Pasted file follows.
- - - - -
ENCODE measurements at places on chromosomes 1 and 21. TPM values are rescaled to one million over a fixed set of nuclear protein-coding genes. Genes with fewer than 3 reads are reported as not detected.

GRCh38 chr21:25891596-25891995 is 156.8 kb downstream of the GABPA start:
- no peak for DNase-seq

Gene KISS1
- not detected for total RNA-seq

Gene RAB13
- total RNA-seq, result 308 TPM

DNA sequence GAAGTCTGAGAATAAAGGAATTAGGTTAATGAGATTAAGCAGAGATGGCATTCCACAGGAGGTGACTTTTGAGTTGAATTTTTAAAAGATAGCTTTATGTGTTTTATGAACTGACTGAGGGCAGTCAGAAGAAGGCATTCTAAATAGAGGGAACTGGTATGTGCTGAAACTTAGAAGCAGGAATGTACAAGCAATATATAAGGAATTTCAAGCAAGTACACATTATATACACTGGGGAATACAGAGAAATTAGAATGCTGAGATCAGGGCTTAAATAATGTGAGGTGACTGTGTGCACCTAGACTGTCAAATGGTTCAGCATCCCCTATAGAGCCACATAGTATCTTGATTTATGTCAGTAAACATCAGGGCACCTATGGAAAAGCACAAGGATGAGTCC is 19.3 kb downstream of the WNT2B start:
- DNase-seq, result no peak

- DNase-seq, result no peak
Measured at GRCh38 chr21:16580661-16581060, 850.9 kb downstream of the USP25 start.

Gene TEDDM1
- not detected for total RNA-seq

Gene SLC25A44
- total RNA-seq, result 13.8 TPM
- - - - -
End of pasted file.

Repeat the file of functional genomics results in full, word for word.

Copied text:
ENCODE measurements at places on chromosomes 1 and 21. TPM values are rescaled to one million over a fixed set of nuclear protein-coding genes. Genes with fewer than 3 reads are reported as not detected.

GRCh38 chr21:25891596-25891995 is 156.8 kb downstream of the GABPA start:
- no peak for DNase-seq

Gene KISS1
- not detected for total RNA-seq

Gene RAB13
- total RNA-seq, result 308 TPM

DNA sequence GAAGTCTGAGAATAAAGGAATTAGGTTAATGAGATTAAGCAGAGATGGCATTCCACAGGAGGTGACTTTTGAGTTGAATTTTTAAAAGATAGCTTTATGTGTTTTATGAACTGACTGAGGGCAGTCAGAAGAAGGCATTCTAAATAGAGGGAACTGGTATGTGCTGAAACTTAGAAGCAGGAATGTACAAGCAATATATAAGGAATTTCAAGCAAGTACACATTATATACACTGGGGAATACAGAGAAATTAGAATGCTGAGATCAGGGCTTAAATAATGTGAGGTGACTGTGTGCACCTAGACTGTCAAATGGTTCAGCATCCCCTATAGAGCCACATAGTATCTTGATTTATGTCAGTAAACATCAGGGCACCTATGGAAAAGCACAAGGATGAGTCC is 19.3 kb downstream of the WNT2B start:
- DNase-seq, result no peak

- DNase-seq, result no peak
Measured at GRCh38 chr21:16580661-16581060, 850.9 kb downstream of the USP25 start.

Gene TEDDM1
- not detected for total RNA-seq

Gene SLC25A44
- total RNA-seq, result 13.8 TPM